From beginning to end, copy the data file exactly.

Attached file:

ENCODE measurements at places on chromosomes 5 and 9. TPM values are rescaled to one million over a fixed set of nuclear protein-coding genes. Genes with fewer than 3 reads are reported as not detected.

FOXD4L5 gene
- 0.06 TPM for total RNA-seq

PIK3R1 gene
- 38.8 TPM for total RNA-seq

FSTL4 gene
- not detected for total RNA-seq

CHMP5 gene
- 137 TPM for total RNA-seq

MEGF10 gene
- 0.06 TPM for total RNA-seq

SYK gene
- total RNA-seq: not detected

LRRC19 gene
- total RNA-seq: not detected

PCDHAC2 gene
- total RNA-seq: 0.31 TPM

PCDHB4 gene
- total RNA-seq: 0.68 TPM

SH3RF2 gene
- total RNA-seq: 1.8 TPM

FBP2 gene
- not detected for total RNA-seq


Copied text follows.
ENCODE measurements at places on chromosomes 5 and 9. TPM values are rescaled to one million over a fixed set of nuclear protein-coding genes. Genes with fewer than 3 reads are reported as not detected.

FOXD4L5 gene
- 0.06 TPM for total RNA-seq

PIK3R1 gene
- 38.8 TPM for total RNA-seq

FSTL4 gene
- not detected for total RNA-seq

CHMP5 gene
- 137 TPM for total RNA-seq

MEGF10 gene
- 0.06 TPM for total RNA-seq

SYK gene
- total RNA-seq: not detected

LRRC19 gene
- total RNA-seq: not detected

PCDHAC2 gene
- total RNA-seq: 0.31 TPM

PCDHB4 gene
- total RNA-seq: 0.68 TPM

SH3RF2 gene
- total RNA-seq: 1.8 TPM

FBP2 gene
- not detected for total RNA-seq